Thanks for all of your wonderful articles – but I felt that I needed to share my own experience when I saw this one.

  • K Landon

    I can’t comment at all on the service provided by Soapbox, but that is rather expensive for the truly small non-profit.
    For a $4500 investment ((or much less — find a student!), a small non-profit could hire someone to set them up on WordPress (including a customized design), and thereafter the monthly fees involved would simply be the hosting and domain name (easily under $30 annually!).
    See, for instance Web Sites – You Don’t Have to be an Expert (

  • WordPress is an excellent choice for nonprofits too. With lots of online help and free themes, you can get started with a minimal investment of $$. It is open source (free), easy to use and expandable. Look for free nonprofit hosting too. I believe Dreamhost has this

  • I agree with K on this one… I’m sure Non-Profit Soapbox is a wonderful resource for some larger non-profits, but I agree that $4,500 for a custom design plus $50 a month in fees is out of reach for many of the small, local non-profits that I work with. North Carolina (where I am based) has a great non-profit resource organization ( and Tech Soup also has a service directory to help you find designers who work with non-profits:

  • Use a free WordPress blog but make sure it is hosted on YOUR service, not the WP server.
    There’s no reason you have to invest several thousand dollars.

  • I work as an admin for 4 different non-profits in the SF Bay Area and $4,500 is FAR more than any of them have to spend on website launch/design/re-design, etc. I suspect that if the original asker had that much in funding for website work, they wouldn’t have written in asking for suggestions!
    I agree with the previous posters – if you absolutely can’t do it yourself, look for a student in a web-related class – one of my orgs got a fantastic website built by a student who did it as their final exam for an PHP/Java class they were taking at the local Extension Center. Most students (even adult ones at Extension Centers) can use some extra money, and are happy with what you can afford. You can also scan “Services Offered – Web” on Craigslist or post what you’re looking for on Craigslist and you’re bound to get some decent replies at much more reasonable prices. But be very clear up front: We have only $X to spend and we need to have something that does X, Y, and Z as the finished product.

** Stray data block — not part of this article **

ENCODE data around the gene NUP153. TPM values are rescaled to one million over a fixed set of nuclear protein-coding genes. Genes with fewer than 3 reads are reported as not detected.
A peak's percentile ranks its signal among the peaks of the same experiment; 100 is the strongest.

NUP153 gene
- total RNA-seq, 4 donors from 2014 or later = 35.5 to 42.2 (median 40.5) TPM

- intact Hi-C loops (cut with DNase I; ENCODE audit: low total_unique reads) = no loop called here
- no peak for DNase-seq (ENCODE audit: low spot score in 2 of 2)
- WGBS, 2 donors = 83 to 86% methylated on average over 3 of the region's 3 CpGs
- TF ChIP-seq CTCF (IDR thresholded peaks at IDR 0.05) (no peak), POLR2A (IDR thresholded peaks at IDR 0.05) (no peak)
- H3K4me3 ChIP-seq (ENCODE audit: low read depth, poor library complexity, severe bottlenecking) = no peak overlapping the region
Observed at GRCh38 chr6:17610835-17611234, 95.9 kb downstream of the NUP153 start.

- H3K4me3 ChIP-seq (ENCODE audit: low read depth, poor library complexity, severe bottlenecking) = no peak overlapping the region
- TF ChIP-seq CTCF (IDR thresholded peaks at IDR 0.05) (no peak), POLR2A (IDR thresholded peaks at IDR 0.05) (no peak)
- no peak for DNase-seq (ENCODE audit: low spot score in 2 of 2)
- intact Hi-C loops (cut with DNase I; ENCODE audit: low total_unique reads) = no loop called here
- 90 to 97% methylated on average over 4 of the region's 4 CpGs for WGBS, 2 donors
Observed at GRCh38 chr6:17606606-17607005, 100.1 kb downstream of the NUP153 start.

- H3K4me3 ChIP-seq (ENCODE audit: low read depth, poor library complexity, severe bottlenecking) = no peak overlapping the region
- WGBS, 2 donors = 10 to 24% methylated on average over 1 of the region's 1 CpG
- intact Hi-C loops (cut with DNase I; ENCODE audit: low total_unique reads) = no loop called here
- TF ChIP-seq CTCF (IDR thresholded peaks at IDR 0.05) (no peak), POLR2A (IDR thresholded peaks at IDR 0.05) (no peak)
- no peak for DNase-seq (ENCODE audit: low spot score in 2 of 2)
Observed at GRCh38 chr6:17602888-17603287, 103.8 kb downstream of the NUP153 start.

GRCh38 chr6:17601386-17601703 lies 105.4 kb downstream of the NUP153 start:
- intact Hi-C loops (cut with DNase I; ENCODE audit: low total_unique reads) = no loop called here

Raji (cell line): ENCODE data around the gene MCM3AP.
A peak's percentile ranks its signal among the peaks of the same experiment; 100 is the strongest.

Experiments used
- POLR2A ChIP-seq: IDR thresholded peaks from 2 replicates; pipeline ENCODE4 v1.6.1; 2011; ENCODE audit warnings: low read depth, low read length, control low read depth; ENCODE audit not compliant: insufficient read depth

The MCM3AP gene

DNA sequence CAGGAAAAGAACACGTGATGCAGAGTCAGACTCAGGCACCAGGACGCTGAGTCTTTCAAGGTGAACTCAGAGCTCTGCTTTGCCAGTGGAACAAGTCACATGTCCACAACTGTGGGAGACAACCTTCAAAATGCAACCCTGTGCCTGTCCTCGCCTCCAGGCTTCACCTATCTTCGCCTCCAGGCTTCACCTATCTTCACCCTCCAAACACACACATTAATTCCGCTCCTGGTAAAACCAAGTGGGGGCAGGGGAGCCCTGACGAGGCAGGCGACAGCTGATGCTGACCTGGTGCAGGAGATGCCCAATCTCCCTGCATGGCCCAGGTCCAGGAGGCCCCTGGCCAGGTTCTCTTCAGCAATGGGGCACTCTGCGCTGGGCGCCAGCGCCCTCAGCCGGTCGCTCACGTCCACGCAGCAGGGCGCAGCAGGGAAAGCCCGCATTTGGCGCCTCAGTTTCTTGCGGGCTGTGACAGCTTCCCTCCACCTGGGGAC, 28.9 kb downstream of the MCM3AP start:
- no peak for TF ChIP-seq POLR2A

But really, I recommend to all my people, take some time and look at some of the do-it-yourself ones. It’s really great to know that you can do it, you (and others on your team if they learn too) will have acquired new resume-worthy skills and your org will not be dependent upon someone else if you want to change/modify/revamp your site later (which, if someone else does it, then moves or isn’t responsive, can be like having your website held hostage.)
    Good luck!

  • I recommend Through them I developed a free website by using The people at grassroots and doodlekit are great and offer help if you need it.
    Check it out!

  • Johanna

    I think I can sort of sum this up a bit. There is a difference between wanting a web presence and planning for a longer-term web strategy that involves more complicated tools for donation, user data management, and advocacy.
    If you are looking to really just to have a basic web presence–some pages, a basic blog–and you are in a tiny org with no funding, then WordPress (on DreamHost–excellent suggestion; I run sites using WP/DH myself) is a fine choice.
    If your org is at a place where it wants to think about more than just a web presence/basic blog–if you think you will want to collect online donations and data about donors, and you think you might want to use advocacy tools on the web, then even the Dreamhost/”free” WordPress combo will start to cost you–in time and expertise.
    If you’ve got a tech-inclined person on staff who has the time to learn how to build WordPress out to do more when you’re ready, great! Go for it. If not, then when you want to do more, it will be much harder than if you were using a service like SoapBox.
    SoapBox is extremely cheap for the more sophisticated tools (that are easy for you to use, and supported if you get stuck) it offers. But if you don’t want to use those tools, then you can choose a simpler, cheaper path. But generally you cannot have both.

  • Nancy,
    As you know, another great resource for vetting nonprofit software is